Association Between of insertion/deletion (I/D) polymorphism of the ACE Gene and kidney transplant outcome

Association Between of insertion/deletion (I/D) polymorphism of the ACE Gene and kidney transplant outcome


Authors:

Leila Ghotbi1 , Mohsen Nafar2, Seyed Mohammad Hossein Ghaderian2 , Andia Taleb 1, Samaneh Ghayem Amani1 , Mohammad Samzadeh 1,2, Mahdieh Imani1, Mahdi Afshari3, Mandana Hasanzad1. 1. Medical Genomics Research Center, Tehran Medical Sciences Branch, Islamic Azad University, Tehran, Iran. 2. Urology and Nephrology Research Center (UNRC), Shahid Labbafinejad Medical Center, Shahid Beheshti University of Medical Sciences, Tehran, Iran. 3. Department of Community Medicine, Zabol University of Medical Sciences, Zabol, Iran.

Correspondence:

Mandana Hasanzad - mandanahasanzad@yahoo.com

 Background:Genetic variations of the renin–angiotensin system (RAS) genes can be among the potential factors that may affect on kidney transplant outcome. But this association is controversial. The aim of this study was to analyze any association between polymorphic variants of the angiotensin-converting enzyme (insertion/deletion) and kidney transplant outcome.

Materials and Methods: Totally, 169 patients undergoing kidney transplantation due to renal disease were recruited in the study. Mean (SD) age of the participants was 43.90(13.08). Among participants 39(23.08%) cases had history of transplant rejection. The patients were classified into two groups according to Acute Rejection (AR) episodes. TheI/D polymorphisms in ACE gene were determined by RFLP.

Results: Patients with rejected transplantation, received kidney from dead donors more than those who had no history of rejection (46.15 vs 38.46, p=0.4). Mean duration of dialysis before transplantation (21.21+- 37.08 vs 15.82+-19.02, p=0.2) and mean BUN (35.18±19.10 vs 30.74±13.76) among these patients were more than those among non-rejected patients Although, none of the above differences were not statistically significant. They had also hypercreatinemia more than controls (92.31% vs zero) which was statistically significant (p<0.0001). On the other hand, history of hypertension (100% vs 90.91%, p=0.07) and diabetes mellitus (16.15 vs 10.26, p=0.3) were more in patients whose transplantation was not rejected compared to cases. Although patients with transplant rejection had more frequency of having DD genotype, this difference was not statistically significant (50% vs 51.16%, p=0.8). Crude odds ratio between ID genotype and risk of rejection was 2.40 (p=0.4) and crude odds ratio between DD genotype and rejection was 2.07 (p=0.5). It means that these two genotypes increased the odds of transplant rejection more than two folds as compared to II genotype; however, these associations were not statistically significant. Multivariate logistic regression models showed that having adjusted for age and sex, these associations were not changed (OR=2.6, p=0.4 and OR=2.22, p=0.5 respectively, although still it was not statistically significant. On the other hand, these associations were markedly reversed when controlling for age, sex, serum BUN, hemoglobin, blood pressure, serum creatinine and duration of dialysis before transplantation (OR=0.70, p=0.8 and OR=0.66, p=0.7 respectively), indicated a protective effect of DD and ID in developing transplant rejection from different pathways. It should be mentioned that none of the above associations were statistically significant. Therefore, there is not any effect of this genotype in transplant rejection. Frequency of D allele among patients with history of rejected transplantation was slightly more than that of patients without but the difference was not statistically significant (73.08% vs 71.51%, p=0.8). Regression models showed that although D allele increased the odds of rejection about eight percent, this allele could not be considered as a risk factor for transplant rejection, because this association was not statistically significant (OR=1.08, p=0.8).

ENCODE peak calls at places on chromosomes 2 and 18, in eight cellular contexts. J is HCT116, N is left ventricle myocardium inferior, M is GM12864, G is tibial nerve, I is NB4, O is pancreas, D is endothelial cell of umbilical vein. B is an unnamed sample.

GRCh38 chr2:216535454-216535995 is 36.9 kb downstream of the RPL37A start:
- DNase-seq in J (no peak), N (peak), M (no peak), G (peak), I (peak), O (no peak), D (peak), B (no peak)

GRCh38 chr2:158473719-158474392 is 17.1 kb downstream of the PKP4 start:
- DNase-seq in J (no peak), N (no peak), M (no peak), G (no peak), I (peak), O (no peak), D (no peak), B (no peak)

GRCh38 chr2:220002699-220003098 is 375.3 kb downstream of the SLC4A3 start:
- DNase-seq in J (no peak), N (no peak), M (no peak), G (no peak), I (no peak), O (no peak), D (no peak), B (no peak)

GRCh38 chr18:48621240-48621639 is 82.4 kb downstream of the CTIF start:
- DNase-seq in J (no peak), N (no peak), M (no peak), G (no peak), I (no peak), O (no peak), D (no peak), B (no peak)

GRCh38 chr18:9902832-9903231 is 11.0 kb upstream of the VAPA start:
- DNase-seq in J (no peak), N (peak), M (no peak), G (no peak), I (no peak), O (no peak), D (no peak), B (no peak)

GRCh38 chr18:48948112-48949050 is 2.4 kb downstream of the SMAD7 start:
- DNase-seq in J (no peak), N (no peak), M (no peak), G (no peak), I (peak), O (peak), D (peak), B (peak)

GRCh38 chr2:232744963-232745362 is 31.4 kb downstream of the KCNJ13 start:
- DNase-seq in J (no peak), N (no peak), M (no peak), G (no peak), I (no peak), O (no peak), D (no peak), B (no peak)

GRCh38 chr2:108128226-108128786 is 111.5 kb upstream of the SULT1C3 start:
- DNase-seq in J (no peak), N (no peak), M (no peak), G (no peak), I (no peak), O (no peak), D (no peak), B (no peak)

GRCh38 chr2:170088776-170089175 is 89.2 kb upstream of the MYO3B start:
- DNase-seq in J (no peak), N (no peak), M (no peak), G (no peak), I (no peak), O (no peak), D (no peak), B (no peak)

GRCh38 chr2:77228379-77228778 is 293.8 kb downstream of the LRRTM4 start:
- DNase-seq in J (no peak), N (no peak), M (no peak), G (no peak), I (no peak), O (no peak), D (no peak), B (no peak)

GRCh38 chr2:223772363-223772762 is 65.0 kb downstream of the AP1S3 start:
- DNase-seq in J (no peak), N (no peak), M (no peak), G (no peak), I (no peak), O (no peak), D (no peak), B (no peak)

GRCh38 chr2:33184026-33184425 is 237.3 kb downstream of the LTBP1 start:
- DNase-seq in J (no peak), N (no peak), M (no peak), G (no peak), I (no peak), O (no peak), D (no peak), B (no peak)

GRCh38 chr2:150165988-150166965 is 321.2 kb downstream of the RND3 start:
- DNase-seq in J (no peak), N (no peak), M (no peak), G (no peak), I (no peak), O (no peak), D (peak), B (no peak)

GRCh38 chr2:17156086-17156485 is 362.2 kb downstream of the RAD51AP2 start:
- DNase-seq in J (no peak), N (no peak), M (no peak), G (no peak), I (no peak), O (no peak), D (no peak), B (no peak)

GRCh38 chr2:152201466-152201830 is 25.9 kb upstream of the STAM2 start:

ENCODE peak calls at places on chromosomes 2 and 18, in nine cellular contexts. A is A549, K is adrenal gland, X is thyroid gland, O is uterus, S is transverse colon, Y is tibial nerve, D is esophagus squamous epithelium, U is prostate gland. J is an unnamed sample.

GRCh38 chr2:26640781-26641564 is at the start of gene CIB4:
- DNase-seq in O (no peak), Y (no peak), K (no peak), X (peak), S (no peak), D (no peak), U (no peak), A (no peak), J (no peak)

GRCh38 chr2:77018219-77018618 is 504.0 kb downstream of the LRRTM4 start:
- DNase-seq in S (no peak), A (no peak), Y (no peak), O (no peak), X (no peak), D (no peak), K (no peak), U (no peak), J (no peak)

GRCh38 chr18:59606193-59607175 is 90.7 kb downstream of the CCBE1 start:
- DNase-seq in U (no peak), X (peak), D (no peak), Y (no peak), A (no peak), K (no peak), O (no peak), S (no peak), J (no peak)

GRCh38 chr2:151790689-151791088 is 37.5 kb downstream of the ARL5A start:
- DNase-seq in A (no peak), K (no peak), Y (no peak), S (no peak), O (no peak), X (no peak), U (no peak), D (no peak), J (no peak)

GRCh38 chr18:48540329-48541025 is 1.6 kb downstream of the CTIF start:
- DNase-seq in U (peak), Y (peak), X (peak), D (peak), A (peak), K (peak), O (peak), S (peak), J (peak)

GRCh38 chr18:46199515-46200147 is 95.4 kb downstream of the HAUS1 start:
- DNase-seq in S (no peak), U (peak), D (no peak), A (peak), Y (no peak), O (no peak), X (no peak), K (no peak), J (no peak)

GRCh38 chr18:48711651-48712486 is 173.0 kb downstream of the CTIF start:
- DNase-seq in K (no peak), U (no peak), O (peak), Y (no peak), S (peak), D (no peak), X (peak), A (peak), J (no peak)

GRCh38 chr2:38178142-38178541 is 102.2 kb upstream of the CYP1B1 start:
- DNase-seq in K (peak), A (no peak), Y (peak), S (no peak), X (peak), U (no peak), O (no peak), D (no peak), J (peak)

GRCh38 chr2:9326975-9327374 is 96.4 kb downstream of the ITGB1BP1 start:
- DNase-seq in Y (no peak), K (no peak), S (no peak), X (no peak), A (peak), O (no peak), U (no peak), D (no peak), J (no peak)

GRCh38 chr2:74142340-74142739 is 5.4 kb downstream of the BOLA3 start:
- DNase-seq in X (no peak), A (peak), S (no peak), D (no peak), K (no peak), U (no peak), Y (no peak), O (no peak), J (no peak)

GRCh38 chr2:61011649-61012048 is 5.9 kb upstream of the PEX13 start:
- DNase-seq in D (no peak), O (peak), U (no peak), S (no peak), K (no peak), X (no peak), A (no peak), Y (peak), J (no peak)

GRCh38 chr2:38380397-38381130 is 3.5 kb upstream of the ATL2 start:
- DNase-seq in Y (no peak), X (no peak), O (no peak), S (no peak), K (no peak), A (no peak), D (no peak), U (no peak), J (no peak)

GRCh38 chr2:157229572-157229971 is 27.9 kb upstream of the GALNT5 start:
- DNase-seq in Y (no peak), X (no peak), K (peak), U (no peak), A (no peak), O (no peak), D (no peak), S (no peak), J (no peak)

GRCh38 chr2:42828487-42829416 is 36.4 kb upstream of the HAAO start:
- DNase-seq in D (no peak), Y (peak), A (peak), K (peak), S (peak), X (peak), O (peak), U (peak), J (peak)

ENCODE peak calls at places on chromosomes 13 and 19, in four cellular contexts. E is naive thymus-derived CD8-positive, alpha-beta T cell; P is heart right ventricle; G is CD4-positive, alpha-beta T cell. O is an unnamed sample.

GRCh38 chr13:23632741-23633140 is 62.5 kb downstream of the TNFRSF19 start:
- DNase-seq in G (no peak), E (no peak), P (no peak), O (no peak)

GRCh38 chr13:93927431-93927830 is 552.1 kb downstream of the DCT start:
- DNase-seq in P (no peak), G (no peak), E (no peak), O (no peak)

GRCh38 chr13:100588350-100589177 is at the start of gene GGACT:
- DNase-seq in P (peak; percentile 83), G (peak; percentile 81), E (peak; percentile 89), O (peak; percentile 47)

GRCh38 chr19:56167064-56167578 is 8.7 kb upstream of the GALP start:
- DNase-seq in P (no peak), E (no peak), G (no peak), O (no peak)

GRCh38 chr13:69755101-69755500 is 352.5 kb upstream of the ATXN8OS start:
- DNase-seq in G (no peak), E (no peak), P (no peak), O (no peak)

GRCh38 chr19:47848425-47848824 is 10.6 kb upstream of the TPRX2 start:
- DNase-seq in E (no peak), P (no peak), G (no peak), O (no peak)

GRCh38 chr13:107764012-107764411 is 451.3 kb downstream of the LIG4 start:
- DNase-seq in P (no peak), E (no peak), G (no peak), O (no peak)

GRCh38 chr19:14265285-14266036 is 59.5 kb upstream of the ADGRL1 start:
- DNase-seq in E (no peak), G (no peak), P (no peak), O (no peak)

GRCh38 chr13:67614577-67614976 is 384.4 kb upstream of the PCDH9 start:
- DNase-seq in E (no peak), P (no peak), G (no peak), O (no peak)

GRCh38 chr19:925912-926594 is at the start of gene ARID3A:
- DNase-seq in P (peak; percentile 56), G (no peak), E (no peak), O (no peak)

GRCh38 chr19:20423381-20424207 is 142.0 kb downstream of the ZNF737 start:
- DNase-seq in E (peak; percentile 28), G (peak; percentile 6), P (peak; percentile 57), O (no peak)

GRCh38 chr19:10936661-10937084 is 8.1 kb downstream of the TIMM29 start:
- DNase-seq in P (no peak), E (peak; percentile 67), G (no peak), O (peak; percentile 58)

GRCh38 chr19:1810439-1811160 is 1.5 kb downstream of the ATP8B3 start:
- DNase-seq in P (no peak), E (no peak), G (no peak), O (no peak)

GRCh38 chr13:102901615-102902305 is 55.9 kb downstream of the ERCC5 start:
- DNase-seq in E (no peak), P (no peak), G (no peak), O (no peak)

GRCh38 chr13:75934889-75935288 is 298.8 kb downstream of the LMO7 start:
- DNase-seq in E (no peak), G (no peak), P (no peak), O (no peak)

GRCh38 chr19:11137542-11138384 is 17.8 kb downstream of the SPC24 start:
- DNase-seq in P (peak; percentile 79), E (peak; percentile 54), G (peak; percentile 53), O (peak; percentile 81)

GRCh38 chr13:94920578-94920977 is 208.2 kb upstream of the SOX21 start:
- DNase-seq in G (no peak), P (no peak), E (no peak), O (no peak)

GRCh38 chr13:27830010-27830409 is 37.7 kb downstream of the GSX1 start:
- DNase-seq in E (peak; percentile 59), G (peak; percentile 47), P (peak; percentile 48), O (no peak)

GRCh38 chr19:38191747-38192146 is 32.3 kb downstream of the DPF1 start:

Conclusions:Finally, it may be concluded that sensitivity of DD genotype in diagnosis the potential transplant rejection is very low. It means that this genotype is only detected in half of patients with rejection. Specificity is low too indicated that DD genotype would be negative only in half of the normal transplants. . So these polymorphisms cannot be considered as risk factors of acute allograft rejection in Iranian renal transplantation recipients.